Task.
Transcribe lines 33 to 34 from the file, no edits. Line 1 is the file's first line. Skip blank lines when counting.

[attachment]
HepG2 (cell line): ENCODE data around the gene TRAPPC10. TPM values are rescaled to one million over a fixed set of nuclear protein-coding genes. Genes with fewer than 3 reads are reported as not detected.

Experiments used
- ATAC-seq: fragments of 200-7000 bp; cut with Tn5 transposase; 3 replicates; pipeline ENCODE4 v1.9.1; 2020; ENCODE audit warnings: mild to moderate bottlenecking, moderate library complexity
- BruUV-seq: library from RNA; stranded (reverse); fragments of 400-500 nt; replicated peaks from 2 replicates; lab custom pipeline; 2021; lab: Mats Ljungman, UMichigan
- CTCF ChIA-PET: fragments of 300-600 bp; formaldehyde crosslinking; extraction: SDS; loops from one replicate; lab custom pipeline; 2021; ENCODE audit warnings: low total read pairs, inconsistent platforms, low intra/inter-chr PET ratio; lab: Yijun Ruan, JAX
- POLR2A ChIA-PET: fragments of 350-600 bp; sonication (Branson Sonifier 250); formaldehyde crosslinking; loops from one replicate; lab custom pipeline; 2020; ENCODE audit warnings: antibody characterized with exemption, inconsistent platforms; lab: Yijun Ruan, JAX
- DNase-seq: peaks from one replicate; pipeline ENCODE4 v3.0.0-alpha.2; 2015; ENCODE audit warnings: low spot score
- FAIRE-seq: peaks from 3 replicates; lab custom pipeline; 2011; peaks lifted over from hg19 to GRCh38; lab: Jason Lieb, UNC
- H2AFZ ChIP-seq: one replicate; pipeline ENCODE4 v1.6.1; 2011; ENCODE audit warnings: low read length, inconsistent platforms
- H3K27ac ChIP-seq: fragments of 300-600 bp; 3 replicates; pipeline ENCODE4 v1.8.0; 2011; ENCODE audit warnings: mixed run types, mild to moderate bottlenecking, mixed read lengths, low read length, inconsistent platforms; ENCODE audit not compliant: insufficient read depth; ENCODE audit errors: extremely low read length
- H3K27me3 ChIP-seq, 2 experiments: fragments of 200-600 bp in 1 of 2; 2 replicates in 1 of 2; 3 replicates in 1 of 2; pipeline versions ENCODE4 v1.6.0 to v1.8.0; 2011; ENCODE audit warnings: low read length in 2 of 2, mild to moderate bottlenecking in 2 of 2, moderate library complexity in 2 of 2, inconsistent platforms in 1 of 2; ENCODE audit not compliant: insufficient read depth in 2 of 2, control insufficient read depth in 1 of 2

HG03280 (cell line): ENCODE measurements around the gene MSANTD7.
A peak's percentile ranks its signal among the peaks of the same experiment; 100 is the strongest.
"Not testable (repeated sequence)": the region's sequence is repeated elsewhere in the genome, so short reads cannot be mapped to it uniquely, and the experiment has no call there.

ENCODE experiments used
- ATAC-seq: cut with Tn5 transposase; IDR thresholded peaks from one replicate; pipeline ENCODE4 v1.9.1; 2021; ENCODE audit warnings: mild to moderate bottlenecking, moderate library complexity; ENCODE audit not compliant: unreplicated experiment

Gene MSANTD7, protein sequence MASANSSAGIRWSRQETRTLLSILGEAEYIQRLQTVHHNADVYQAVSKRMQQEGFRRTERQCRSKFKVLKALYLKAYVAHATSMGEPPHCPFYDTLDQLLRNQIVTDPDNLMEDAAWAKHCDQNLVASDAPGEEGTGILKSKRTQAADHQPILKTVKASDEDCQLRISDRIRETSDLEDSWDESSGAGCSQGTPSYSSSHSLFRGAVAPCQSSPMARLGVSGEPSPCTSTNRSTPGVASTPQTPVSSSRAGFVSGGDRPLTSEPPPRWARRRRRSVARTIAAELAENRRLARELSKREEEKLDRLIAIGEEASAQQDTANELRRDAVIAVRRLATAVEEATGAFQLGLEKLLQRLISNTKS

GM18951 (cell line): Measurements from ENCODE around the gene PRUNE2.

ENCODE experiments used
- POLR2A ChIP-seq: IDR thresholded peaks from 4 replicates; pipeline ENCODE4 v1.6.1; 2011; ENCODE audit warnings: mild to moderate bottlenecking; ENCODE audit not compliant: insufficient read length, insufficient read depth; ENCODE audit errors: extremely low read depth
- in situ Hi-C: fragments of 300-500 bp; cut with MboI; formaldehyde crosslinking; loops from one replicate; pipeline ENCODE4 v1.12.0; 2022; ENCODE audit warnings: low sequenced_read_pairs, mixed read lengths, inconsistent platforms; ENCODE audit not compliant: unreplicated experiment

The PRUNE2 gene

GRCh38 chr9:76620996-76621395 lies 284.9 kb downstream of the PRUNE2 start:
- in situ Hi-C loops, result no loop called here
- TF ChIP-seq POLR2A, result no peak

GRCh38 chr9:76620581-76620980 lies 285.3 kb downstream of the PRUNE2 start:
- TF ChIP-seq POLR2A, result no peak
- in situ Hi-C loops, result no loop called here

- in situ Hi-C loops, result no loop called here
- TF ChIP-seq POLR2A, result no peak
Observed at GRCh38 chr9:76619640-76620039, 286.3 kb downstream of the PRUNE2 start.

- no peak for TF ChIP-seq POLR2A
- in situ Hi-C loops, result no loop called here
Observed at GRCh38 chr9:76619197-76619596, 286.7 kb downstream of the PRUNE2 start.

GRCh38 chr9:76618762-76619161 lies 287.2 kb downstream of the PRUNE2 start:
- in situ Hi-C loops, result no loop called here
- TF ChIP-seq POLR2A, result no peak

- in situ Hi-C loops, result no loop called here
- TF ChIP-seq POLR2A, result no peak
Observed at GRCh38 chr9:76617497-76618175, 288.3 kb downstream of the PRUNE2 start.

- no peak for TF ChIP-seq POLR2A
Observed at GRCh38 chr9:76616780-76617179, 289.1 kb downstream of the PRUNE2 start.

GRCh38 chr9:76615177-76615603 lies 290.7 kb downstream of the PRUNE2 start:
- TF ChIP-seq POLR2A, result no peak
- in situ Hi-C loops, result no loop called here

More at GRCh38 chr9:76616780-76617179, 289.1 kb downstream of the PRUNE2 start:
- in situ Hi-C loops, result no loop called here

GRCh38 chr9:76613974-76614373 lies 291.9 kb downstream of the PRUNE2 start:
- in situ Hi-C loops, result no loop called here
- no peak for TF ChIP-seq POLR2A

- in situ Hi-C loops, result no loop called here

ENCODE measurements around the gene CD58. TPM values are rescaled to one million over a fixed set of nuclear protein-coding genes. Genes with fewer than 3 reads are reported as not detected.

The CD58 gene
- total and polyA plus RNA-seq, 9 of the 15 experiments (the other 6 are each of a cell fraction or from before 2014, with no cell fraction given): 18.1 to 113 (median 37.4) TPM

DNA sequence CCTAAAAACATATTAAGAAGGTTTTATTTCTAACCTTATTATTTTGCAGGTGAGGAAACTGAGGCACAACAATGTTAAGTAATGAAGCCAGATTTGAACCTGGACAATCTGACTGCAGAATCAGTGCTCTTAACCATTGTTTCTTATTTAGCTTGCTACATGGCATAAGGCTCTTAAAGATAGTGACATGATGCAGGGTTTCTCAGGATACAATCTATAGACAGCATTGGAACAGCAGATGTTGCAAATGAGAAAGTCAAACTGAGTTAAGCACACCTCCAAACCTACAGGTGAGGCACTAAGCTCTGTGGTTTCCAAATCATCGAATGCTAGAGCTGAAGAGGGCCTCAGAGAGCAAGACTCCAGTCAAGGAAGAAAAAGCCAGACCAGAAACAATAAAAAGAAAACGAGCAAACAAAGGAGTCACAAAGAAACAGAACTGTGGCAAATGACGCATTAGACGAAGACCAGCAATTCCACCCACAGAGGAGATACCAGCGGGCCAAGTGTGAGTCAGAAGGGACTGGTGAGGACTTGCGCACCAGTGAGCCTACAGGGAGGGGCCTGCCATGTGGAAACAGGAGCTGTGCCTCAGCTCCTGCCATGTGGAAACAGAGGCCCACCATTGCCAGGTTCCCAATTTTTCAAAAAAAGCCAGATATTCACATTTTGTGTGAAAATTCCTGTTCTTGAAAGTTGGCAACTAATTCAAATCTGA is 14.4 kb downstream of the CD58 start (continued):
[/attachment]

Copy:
- in situ Hi-C loops, result no loop called here
Observed at GRCh38 chr9:76619197-76619596, 286.7 kb downstream of the PRUNE2 start.